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Catching the ski bug in Passo Tonale in the Italian Alps

La Dolce Skier! This Italian resort will have your children sashaying down the slopes in no time

  • Robert Hardman took his three young children skiing for the first time 
  • They chose Passo Tonale in the Italian Alps, three hours from Verona Airport
  • The resort was a big hit – it had plenty of snow and no ‘high-speed maniacs’ 

Usually, the heart soars as the bus from the airport winds its way up the mountain and you catch that first glimpse of a skier on the piste.

This time, I was feeling a little anxious — as, I dare say, are many parents when they take a child skiing for the first time. Except, in this case, we were taking three. I had been putting this off for years. Just going for a walk in winter can be irksome enough, with someone too hot, someone too cold and someone wanting the loo as soon as they are fully wrapped up. Surely skiing would be all that ten times over? But there has to be a first time for everything. And, with our youngest turning six and the eldest nudging 11, the time had come.

The most important question was: where? I wanted to avoid the big-name ski towns. On the other hand, I didn’t want one of those low-lying starter resorts with a couple of drag lifts and no snow. I was planning to do some skiing myself, after all.

Piste perfection: Passo Tonale in the Italian Alps

Then someone suggested Passo Tonale in the Italian Alps, around three hours from Verona Airport. Here, we found a resort that had everything — except queues and high-speed maniacs.

Built either side of a single through road at 1,880m above sea level, it has plenty of snow right down to street level.

We travelled with Crystal Ski Holidays, which offers a range of hotels across the town, and stayed at the Grand Hotel Paradiso, which is right on the piste beside several lifts. It also has a swimming pool in the basement (apres-ski heaven for children).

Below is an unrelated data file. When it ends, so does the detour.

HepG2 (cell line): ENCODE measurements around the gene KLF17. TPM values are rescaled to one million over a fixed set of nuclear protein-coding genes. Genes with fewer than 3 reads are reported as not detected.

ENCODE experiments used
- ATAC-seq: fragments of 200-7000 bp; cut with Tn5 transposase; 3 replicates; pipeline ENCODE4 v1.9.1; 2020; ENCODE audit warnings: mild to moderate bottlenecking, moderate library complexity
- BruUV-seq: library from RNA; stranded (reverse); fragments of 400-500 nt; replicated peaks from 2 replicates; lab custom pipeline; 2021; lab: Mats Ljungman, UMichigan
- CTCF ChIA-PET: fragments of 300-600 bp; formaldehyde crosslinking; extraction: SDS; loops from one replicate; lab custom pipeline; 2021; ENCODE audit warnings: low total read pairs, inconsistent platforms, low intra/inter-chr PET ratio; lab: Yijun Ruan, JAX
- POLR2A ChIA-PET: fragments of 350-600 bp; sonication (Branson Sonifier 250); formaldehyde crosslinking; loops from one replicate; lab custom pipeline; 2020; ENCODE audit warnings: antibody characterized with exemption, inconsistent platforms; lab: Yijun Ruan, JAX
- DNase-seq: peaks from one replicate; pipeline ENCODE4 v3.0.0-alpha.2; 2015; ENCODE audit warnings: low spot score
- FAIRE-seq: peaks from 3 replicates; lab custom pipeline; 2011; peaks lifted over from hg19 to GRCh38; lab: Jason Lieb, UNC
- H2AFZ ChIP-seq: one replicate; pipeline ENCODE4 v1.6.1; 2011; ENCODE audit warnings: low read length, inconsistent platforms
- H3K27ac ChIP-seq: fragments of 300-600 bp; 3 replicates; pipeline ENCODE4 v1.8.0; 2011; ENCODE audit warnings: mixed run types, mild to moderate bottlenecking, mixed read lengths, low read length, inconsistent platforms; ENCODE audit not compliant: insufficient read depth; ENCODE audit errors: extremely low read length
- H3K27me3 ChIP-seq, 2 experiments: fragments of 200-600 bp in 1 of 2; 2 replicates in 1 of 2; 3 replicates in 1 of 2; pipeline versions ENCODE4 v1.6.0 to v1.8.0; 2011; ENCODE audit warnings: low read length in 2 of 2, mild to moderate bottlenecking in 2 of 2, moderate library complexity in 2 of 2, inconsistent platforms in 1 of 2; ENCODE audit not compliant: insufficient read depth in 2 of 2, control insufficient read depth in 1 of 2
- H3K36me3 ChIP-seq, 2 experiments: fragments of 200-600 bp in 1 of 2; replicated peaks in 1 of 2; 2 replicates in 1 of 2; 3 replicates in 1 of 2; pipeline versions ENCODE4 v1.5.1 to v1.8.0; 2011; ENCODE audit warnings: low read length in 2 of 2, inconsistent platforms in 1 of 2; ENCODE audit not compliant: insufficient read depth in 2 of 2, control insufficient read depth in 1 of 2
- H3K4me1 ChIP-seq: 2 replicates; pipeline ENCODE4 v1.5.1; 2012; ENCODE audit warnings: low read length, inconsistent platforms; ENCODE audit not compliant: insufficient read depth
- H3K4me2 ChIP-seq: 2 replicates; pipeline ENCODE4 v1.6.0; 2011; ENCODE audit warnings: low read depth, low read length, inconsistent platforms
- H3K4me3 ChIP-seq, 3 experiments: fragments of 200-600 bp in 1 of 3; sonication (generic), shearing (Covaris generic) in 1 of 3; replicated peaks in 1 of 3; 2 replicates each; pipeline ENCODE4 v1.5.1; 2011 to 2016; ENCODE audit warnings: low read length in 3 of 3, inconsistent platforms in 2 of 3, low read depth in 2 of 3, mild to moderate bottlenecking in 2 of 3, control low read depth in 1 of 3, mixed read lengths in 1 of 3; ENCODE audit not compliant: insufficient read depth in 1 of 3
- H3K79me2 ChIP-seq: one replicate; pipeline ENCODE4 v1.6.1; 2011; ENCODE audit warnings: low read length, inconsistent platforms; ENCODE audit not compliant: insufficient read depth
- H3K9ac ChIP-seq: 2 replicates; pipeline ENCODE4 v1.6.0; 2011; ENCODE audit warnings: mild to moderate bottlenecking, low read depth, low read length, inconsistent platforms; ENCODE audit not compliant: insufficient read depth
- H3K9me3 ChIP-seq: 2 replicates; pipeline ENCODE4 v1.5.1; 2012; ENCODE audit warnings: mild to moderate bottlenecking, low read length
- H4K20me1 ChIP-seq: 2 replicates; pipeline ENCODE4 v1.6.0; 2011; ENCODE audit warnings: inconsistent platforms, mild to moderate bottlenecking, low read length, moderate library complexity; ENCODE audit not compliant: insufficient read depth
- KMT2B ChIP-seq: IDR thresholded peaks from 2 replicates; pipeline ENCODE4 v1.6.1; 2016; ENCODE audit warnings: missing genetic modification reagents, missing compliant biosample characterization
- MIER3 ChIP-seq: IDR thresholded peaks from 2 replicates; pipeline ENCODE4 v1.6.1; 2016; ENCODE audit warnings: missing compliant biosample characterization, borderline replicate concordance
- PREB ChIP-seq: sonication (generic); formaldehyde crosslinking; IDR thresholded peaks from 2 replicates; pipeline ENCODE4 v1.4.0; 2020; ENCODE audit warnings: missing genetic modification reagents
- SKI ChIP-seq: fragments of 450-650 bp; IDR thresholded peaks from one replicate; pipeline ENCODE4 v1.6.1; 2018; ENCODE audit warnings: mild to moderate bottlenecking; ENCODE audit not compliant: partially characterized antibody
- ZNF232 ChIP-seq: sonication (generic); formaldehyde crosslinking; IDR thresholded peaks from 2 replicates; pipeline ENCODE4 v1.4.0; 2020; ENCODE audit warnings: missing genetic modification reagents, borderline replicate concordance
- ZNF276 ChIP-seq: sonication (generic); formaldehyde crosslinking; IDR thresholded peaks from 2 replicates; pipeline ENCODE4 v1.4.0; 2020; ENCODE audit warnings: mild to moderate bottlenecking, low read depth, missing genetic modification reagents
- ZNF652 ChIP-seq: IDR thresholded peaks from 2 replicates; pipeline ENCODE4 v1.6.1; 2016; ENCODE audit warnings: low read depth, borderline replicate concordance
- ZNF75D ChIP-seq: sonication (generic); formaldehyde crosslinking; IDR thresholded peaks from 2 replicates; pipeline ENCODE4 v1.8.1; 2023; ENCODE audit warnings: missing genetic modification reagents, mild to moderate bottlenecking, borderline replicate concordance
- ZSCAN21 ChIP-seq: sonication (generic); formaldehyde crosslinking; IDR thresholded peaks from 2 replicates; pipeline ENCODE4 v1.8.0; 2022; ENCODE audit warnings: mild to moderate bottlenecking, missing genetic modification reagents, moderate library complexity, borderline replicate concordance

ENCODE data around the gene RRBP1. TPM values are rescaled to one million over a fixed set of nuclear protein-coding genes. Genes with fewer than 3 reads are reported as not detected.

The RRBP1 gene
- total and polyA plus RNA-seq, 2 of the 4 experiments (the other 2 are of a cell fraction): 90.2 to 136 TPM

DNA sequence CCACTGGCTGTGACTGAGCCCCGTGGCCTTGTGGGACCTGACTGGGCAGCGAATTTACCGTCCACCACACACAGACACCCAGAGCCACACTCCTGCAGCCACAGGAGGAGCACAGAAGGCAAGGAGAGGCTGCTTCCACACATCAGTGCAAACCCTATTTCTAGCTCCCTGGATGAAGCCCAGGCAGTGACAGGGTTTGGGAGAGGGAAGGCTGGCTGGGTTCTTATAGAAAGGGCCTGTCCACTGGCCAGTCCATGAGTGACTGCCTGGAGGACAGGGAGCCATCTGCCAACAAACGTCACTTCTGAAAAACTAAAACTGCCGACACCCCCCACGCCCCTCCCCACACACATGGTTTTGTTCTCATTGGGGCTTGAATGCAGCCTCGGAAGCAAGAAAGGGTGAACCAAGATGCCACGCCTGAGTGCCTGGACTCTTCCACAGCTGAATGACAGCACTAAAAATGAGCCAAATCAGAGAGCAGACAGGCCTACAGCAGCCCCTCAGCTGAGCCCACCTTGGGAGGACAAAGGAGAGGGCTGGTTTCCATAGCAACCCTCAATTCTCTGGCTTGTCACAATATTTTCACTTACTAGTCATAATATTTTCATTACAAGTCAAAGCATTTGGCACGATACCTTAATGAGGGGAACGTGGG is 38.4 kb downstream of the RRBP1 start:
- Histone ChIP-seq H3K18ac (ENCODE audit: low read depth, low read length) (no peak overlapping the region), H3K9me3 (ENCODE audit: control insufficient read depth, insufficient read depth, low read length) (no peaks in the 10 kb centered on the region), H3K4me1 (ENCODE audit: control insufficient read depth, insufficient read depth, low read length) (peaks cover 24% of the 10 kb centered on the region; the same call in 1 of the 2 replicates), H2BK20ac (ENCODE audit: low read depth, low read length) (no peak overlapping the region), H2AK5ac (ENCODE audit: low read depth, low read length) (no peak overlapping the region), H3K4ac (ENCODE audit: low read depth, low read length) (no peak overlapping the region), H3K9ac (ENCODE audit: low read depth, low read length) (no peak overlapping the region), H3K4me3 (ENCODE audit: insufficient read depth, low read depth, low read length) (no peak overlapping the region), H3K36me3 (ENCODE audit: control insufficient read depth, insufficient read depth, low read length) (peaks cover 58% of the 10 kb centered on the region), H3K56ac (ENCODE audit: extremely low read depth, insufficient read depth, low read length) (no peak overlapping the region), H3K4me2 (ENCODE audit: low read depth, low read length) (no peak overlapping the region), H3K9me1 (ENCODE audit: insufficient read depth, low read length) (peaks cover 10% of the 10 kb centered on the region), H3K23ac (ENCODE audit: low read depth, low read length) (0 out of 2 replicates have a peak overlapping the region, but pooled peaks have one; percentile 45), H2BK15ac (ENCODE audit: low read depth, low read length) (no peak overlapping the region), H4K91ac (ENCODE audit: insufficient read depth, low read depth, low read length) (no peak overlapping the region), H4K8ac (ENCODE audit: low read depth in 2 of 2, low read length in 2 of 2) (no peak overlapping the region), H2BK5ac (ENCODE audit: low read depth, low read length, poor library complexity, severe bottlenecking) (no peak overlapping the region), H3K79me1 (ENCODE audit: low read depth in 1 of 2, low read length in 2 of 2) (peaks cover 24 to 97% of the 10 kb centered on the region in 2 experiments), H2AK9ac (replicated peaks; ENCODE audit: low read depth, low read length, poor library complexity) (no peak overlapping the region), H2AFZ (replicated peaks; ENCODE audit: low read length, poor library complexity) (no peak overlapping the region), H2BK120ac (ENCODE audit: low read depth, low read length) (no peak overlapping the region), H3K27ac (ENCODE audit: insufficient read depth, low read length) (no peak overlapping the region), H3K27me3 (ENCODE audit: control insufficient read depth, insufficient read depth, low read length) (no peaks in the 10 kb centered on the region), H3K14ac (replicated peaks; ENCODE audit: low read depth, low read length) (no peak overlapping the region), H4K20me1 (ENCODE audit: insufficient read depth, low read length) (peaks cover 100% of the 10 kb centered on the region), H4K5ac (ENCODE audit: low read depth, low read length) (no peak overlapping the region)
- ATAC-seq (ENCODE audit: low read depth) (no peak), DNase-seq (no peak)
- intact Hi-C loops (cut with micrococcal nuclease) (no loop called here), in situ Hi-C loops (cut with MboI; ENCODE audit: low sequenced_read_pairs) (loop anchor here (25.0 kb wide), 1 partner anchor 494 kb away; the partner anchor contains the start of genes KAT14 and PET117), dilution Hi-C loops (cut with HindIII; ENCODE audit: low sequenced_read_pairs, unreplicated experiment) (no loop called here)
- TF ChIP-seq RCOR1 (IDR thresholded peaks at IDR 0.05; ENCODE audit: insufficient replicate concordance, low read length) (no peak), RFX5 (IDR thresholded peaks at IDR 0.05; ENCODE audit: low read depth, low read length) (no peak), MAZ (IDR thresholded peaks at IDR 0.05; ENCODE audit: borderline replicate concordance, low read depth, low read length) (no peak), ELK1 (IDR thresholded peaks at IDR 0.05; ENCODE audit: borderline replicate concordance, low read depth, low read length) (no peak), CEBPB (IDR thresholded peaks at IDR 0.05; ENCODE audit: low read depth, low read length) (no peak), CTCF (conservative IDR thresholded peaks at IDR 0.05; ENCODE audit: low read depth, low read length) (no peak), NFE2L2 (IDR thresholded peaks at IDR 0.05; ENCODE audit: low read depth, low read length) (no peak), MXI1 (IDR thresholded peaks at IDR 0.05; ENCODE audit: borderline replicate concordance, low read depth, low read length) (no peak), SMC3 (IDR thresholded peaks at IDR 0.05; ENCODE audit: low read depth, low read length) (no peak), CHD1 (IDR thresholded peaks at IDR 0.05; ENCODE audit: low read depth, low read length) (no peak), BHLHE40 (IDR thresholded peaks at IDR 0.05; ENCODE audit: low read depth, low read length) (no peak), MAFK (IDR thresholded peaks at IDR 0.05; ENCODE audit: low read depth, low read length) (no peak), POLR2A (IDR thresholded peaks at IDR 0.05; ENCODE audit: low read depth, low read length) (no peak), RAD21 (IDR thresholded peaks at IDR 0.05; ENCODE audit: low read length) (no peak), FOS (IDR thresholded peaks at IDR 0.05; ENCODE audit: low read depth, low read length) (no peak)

The whole place centres on families, with in-house Crystal Ski reps to smooth all the inaugural angst over ski lessons, passes and hire.

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I had half-expected a mutiny on day one, but we dropped Matilda, Phoebe and Hal at their classes and off they went without a backwards glance.

In so many resorts, the nursery slopes are more like traffic junctions, where everyone converges at the foot of the mountain. Here, beginners have a bit of the mountain all to themselves. Yet this is a resort for decent skiers, too. There are 70 miles of marked piste, from the Presena Glacier, at 3,000m, down to the neighbouring resort of Ponte di Legno (1,250m) and beyond.

There’s a downhill racetrack and six or so punchy black runs for those who like their skiing on the steep side, but the majority of the 42 slopes are for intermediates. At the end of the week, my wife and I had yet to cover half of the resort.

Crystal Ski’s team of (mainly Italian) instructors all speak good English. Each morning after ski school, our trio would be returned to us having made steady progress.

Hitting the slopes: Matilda, ten, and Hal, six pictured above 

Midway through the week, my three were gingerly trying their first red run. By the final day, we were exploring the upper slopes together and my six-year-old was gleefully overtaking me on sweeping runs towards Ponte di Legno.

Our half-board deal included hefty buffet breakfasts and dinners but, come lunchtime, I found restaurants in this part of the Alps were half the price of their chichi counterparts in the smarter areas of Switzerland or Austria.

It was €8 for grilled chicken and chips or a large plate of tagliatelle ai funghi at Da Ragnetto, a village joint popular with ski instructors.

Non-skiers can get to most places, including the panoramic cafe at the top of the glacier, which has a cable car.

Passo Tonale has plenty of old world charm and intrigue, too. There’s a monastery on one side of town and, on the other, a World War I battlefield (with tunnels). New for this winter is a two-seat zipwire down the mountain.

This place has the added advantage of being flat, too — a much underrated quality on a skiing holiday. Vertical resorts can be hard work with grumbling children in tow, but there was virtually none at all from our three.

With the exception of the day their father led them onto a black run in a snowstorm, the trip was a triumph.

The skiing bug has well and truly been caught.


Crystal Ski Holidays (crystalski.co.uk; 020 8610 3123) offers a week’s half-board at the four-star Grand Hotel Paradiso online from £418 pp (with two sharing), including flights from Gatwick and transfers (departure on December 14, 2019).


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